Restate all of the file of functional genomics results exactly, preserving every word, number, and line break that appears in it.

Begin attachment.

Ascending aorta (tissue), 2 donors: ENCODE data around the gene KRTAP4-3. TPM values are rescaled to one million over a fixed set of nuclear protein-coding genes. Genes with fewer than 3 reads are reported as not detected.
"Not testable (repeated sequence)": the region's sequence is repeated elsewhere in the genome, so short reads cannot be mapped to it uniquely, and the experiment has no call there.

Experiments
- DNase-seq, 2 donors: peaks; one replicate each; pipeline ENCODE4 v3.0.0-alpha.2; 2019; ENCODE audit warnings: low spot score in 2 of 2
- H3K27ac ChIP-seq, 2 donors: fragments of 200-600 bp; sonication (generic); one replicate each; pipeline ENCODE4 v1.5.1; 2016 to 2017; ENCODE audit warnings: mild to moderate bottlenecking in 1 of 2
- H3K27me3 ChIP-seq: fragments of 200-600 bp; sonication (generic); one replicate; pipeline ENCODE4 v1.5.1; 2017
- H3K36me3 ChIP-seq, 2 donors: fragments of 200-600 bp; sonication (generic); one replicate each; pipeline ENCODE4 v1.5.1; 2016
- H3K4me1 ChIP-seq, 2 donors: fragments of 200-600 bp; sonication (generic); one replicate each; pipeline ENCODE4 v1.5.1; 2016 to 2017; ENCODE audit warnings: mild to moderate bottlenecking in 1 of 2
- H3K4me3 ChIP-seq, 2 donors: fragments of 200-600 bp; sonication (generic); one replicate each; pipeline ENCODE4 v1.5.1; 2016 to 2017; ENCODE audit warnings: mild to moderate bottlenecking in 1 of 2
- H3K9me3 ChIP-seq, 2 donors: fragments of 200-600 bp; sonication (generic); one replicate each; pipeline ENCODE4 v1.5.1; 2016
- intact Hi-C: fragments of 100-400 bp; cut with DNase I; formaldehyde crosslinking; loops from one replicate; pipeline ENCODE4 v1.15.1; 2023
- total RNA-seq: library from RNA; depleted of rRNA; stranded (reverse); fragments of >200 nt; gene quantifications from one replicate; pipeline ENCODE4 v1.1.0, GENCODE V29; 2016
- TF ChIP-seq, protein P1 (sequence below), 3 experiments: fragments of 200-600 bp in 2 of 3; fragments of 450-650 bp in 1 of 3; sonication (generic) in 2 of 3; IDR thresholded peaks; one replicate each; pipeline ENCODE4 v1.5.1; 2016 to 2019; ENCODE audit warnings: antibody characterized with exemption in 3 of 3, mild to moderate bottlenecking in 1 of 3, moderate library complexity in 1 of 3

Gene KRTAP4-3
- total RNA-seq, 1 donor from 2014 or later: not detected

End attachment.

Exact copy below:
Ascending aorta (tissue), 2 donors: ENCODE data around the gene KRTAP4-3. TPM values are rescaled to one million over a fixed set of nuclear protein-coding genes. Genes with fewer than 3 reads are reported as not detected.
"Not testable (repeated sequence)": the region's sequence is repeated elsewhere in the genome, so short reads cannot be mapped to it uniquely, and the experiment has no call there.

Experiments
- DNase-seq, 2 donors: peaks; one replicate each; pipeline ENCODE4 v3.0.0-alpha.2; 2019; ENCODE audit warnings: low spot score in 2 of 2
- H3K27ac ChIP-seq, 2 donors: fragments of 200-600 bp; sonication (generic); one replicate each; pipeline ENCODE4 v1.5.1; 2016 to 2017; ENCODE audit warnings: mild to moderate bottlenecking in 1 of 2
- H3K27me3 ChIP-seq: fragments of 200-600 bp; sonication (generic); one replicate; pipeline ENCODE4 v1.5.1; 2017
- H3K36me3 ChIP-seq, 2 donors: fragments of 200-600 bp; sonication (generic); one replicate each; pipeline ENCODE4 v1.5.1; 2016
- H3K4me1 ChIP-seq, 2 donors: fragments of 200-600 bp; sonication (generic); one replicate each; pipeline ENCODE4 v1.5.1; 2016 to 2017; ENCODE audit warnings: mild to moderate bottlenecking in 1 of 2
- H3K4me3 ChIP-seq, 2 donors: fragments of 200-600 bp; sonication (generic); one replicate each; pipeline ENCODE4 v1.5.1; 2016 to 2017; ENCODE audit warnings: mild to moderate bottlenecking in 1 of 2
- H3K9me3 ChIP-seq, 2 donors: fragments of 200-600 bp; sonication (generic); one replicate each; pipeline ENCODE4 v1.5.1; 2016
- intact Hi-C: fragments of 100-400 bp; cut with DNase I; formaldehyde crosslinking; loops from one replicate; pipeline ENCODE4 v1.15.1; 2023
- total RNA-seq: library from RNA; depleted of rRNA; stranded (reverse); fragments of >200 nt; gene quantifications from one replicate; pipeline ENCODE4 v1.1.0, GENCODE V29; 2016
- TF ChIP-seq, protein P1 (sequence below), 3 experiments: fragments of 200-600 bp in 2 of 3; fragments of 450-650 bp in 1 of 3; sonication (generic) in 2 of 3; IDR thresholded peaks; one replicate each; pipeline ENCODE4 v1.5.1; 2016 to 2019; ENCODE audit warnings: antibody characterized with exemption in 3 of 3, mild to moderate bottlenecking in 1 of 3, moderate library complexity in 1 of 3

Gene KRTAP4-3
- total RNA-seq, 1 donor from 2014 or later: not detected